I have a horror of the fully-mediated life, one solely conducted through a glass screen, one in which full, physical attention from another human being is a rare commodity. (Now that I’m teaching college, I am acutely aware how rare it is for a room filled with young people to focus for two hours without sneaking a peek at their phone. I insist on it, but am also grateful for their attention.)

Because I now spend so much time on-line — like many others — I’m finding my ability to focus on one issue for long periods of time degraded, so I’m being more conscious about reading books, on paper, to rest my eyes and do one thing for an hour at a time.

I also make a point of meeting people face to face over a meal or a coffee, to read their facial expressions and be able to share a hug.

How about you?

Does the digital life satisfy you?

Where’s your community?

In behavior, cities, culture, domestic life, education, family, immigration, life, love, travel, urban life, US on September 3, 2014 at 12:24 am

By Caitlin Kelly

With the New York Times trivia team --- the year we won!

With the New York Times trivia team — the year we won!

So I’m a member of an on-line women/writers’ group, now my go-to site, a place I waste spend wayyyyyy too much time.

It’s a place where women across the U.S. and Canada, from the UAE to India, multi-racial, multi-ethnic, with varying views on sexual preference, ranging in age from 20s to 50s (very few of us!) rant, rave, laugh, weep, share, support and are forging some powerful emotional bonds.

There are women with multiple tattoos (I have none); women in graduate school and women teaching college; women working on some of the biggest television shows out there (!), those happily pregnant and those who never want to have children, and women frustratedly un or under-employed.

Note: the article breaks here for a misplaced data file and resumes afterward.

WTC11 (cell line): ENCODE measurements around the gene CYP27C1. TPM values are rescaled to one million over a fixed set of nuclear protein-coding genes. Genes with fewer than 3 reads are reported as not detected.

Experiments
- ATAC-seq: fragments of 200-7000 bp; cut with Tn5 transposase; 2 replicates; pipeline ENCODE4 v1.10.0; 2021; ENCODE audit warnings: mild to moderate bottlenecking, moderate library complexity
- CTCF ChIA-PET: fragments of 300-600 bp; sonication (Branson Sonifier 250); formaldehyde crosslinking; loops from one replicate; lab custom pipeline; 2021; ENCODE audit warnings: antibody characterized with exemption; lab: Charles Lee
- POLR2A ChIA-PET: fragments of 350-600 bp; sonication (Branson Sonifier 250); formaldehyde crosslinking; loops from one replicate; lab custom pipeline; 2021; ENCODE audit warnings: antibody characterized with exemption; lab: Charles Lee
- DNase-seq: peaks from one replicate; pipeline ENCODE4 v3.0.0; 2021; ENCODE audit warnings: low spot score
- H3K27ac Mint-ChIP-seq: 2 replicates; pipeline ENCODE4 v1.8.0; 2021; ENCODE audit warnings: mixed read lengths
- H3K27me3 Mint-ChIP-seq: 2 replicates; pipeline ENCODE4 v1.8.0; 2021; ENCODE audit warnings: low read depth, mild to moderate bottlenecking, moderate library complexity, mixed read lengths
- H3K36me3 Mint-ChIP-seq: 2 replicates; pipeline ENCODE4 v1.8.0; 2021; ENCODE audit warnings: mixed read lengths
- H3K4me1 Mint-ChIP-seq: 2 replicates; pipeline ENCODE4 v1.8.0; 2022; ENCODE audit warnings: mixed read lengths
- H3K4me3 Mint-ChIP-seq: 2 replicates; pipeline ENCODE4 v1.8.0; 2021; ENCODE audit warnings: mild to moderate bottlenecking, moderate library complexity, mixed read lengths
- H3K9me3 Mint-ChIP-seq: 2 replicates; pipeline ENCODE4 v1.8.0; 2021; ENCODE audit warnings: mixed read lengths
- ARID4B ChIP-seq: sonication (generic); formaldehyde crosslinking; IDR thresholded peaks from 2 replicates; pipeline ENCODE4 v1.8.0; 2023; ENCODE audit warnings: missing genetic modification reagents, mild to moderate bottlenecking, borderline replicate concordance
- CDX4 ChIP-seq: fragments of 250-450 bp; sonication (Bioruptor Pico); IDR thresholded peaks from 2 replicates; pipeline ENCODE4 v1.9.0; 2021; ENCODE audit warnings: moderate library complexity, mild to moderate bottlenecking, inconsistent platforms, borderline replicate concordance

In American culture, at least, it’s rare to find a group of women who both raucously and respectfully disagree, let alone share stories and support that are not exclusively focused on one issue.

We talk about everything: work, men, women, family, drunken misadventures, marriage/divorce/dating, how to navigate new situations…Interestingly, we rarely talk about the mechanics of work. We have plenty of other places to do that.

Some of us finally met face to face last week. What a joy!

It was such a pleasure to just sit for hours and get to better know an eclectic, smart, funny, passionate group of women.

A view of my town, Tarrytown, NY

A view of my town, Tarrytown, NY

The one thing I’ve always craved, sought and struggled with is a sense of community.

Most people think of a geographic location when they use that word, but today, thanks to social media, we’re often much more connected — emotionally, intellectually, spiritually, professionally — to people we have yet to meet IRL (in real life), yet who passionately share our convictions, values and/or interests.

As I’ve written here before, I live in a place — the wealthy suburbs north of New York City — where I typically fail to connect meaningfully with many people. Women my age are corporate warriors with high six-figure salaries and husbands to match or stay-at-home mothers in enormous mansions grooming perfect children.

I don’t have children and we are not wealthy.

Not my crowd, for sure!